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After Venya's mother receives a call from school reporting her son's refusal to participate in mixed swimming lessons, she first suspects her teenager of being shy and derides his claim that it is "against his religion." As Venya is finally exempted by the school's devout principal, he grows confident that his strict and rigorous study of the Bible gives him the ability to manipulate all forms of authority. Challenged by a teacher who refuses to consent to his dogma, he sets out to eliminate her and subdue an entire community. At a time when arguments over the teaching of religion in public schools are prominent in the media, this wildly escalating classroom drama - based on a play by German playwright Marius von Mayenburg - serves as a frightening cautionary tale.Written by
Under The Milky Way
The original Russian title "(M)uchenik", with the 'm' in parentheses, is a play on words, a pun, combining the Russian word "muchenik", which means "martyr", with the Russian word "uchenik", which means "student". Because the Russian pun would not be understood, and there is no way to translate it, the simplified title "Uchenik", or "The Student", was used at the Cannes Film Festival 2016. See more »
Yet another bleak, cynical Russian take on the modern world and its moral conditions (Leviathan, etc). Here, Russian director Kirill Serebrennikov and German playwright Marius Von Mayenburg re-tread the age old argument that pits Christianity against the modern worlds view on human morality. Made in a somewhat trendy, dismal style, with too many shaky hand held shots and some overbearing music - these movie makers, as with so many others over the decades, seem to think they have reached an informed conclusion so, able to convince us all of their superior intellectual standpoint. They have both chosen to overlook the fact that vast numbers who went before them, have concluded that it's an unwinnable topic that leaves more questions than answers – in fact, many who set out to fight against and disprove the wisdom of Christ's word, converted over to it.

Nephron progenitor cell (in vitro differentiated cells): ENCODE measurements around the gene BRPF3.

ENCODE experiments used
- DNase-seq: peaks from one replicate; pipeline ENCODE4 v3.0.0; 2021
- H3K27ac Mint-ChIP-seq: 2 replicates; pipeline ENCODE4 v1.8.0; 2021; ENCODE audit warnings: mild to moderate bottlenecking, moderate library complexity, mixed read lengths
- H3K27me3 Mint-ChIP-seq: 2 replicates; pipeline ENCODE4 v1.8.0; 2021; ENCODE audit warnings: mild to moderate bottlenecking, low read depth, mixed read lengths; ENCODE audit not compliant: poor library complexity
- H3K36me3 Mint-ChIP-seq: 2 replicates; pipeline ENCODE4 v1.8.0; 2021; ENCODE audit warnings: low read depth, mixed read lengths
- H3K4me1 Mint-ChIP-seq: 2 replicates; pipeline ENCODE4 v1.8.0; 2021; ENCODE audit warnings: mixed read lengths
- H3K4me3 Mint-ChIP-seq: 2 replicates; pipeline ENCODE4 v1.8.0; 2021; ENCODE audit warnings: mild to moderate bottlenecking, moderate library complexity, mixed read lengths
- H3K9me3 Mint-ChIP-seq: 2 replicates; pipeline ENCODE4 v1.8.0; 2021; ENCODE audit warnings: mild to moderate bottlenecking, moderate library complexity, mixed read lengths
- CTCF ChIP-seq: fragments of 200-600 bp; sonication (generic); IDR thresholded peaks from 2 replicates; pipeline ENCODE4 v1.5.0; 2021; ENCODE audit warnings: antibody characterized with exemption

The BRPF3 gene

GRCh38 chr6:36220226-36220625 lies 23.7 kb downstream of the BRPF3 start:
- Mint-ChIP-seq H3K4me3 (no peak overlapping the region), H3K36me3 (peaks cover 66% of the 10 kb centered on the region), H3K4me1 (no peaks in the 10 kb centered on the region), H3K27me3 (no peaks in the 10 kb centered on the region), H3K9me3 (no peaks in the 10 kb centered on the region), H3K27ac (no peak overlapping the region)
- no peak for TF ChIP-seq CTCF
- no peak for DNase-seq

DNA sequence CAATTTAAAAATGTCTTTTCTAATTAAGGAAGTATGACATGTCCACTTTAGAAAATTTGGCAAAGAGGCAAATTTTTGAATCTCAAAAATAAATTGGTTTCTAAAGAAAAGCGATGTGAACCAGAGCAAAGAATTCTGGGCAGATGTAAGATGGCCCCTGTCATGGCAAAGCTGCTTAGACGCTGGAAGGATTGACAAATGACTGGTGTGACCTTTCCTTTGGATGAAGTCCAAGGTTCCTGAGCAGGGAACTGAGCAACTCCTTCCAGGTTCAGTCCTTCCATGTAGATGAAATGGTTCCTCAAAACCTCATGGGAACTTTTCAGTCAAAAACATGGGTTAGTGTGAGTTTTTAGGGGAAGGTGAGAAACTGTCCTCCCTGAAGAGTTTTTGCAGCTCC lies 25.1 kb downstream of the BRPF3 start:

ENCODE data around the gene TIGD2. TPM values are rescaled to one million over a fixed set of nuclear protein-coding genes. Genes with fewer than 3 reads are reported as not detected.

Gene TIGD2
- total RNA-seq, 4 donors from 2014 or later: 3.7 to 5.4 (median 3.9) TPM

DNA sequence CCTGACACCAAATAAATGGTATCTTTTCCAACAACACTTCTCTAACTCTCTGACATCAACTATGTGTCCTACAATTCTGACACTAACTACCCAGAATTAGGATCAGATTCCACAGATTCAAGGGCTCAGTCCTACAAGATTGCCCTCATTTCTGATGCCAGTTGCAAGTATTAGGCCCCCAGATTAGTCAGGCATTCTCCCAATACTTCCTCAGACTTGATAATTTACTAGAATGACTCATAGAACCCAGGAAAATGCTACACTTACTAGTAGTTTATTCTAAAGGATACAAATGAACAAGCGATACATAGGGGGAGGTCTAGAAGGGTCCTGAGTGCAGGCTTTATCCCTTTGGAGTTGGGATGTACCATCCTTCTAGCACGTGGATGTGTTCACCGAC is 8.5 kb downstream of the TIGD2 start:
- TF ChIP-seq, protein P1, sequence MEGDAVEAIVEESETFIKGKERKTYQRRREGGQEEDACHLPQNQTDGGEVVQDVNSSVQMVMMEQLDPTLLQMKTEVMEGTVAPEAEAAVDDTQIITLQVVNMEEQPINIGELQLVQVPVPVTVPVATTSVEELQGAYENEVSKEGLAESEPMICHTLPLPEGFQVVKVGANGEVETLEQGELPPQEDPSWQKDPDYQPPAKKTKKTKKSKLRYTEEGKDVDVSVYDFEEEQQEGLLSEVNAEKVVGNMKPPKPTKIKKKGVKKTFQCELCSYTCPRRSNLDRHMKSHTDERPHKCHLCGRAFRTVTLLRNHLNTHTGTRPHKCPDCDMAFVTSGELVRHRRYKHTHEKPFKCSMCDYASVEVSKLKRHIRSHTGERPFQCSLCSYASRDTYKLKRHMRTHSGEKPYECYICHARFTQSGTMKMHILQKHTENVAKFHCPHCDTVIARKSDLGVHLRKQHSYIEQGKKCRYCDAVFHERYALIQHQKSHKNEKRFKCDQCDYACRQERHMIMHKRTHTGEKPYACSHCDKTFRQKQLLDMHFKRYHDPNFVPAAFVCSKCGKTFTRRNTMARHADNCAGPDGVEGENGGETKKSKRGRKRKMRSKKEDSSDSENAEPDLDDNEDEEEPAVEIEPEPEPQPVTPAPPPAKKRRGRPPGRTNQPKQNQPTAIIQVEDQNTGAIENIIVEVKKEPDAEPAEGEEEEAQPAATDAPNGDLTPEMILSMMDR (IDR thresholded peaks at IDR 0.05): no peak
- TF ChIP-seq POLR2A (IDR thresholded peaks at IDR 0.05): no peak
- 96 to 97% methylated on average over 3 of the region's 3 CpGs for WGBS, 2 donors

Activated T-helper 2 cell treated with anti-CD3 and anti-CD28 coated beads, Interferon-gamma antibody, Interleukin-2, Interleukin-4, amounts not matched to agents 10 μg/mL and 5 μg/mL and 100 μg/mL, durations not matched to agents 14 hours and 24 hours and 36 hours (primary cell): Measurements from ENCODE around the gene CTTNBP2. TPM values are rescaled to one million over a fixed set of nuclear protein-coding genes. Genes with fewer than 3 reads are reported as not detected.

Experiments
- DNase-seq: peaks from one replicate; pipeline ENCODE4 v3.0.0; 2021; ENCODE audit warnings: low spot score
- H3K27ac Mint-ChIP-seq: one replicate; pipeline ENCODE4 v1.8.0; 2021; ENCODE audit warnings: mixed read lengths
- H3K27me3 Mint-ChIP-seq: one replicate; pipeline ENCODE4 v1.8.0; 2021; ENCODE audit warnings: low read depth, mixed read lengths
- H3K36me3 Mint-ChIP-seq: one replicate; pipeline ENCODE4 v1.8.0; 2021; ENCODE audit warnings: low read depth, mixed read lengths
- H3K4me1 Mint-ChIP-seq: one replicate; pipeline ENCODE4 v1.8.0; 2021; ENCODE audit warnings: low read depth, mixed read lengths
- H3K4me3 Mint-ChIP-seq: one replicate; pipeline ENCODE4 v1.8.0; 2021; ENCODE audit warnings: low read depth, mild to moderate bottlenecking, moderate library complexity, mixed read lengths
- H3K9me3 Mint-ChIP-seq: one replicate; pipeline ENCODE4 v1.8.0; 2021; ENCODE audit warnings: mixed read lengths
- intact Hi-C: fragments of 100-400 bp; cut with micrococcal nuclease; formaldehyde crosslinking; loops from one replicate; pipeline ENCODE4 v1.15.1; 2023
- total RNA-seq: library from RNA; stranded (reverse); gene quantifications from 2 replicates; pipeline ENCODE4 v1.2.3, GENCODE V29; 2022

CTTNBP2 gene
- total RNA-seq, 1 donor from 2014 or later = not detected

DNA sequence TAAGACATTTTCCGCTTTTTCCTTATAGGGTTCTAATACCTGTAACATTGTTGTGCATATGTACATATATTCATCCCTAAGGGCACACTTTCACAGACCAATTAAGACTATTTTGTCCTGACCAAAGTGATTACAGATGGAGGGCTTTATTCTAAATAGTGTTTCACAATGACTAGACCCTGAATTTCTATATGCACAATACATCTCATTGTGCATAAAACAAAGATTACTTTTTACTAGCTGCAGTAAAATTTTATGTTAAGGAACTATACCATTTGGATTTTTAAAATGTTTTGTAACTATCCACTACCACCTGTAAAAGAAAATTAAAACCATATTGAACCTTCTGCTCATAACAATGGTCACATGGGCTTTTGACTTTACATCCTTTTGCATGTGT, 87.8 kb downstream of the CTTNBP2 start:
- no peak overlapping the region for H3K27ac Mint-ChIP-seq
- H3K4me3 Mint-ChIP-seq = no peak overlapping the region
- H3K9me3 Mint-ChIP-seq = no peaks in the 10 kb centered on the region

They use many of the Bibles strongest passages to substantiate their subservient arguments but the language presented on both sides of their viewpoint tends to suggest that perhaps: The Wisdom of Man is Less than the Foolishness of God. Their protagonist is portrayed as a psychotic who quotes almost verbatim Bible scriptures but, he is ultimately shown to be as crippled as the cripple he tries to heal, then harms. This character offers no real basis to mount a genuine argument. As another reviewer has already stated: Laughable.
Set in a current (surprisingly undisciplined) Russian school, many of the usual hooks are put-out to appeal to our basic instincts: Sexual freedoms (with lashings of nudity and sexual situations) ~ Anti Semitism (with the biology-sex-ed teacher being both anti-Christian and Jewish, in fact - her character simply allows for situations of associated Christian based hatred, to be easily introduced within the ideals of the modern world) ~ Next, there's the headmistress and the teacher of religious studies - both shown to be perhaps out of touch (as one might expect). These movie makers have perfectly armed themselves with so many manipulative character devises to support their biased point of view. It's too easy to mount an argument by designing characters to serve an already formed view.
If the topic leans your way it could appeal - otherwise, stay away.
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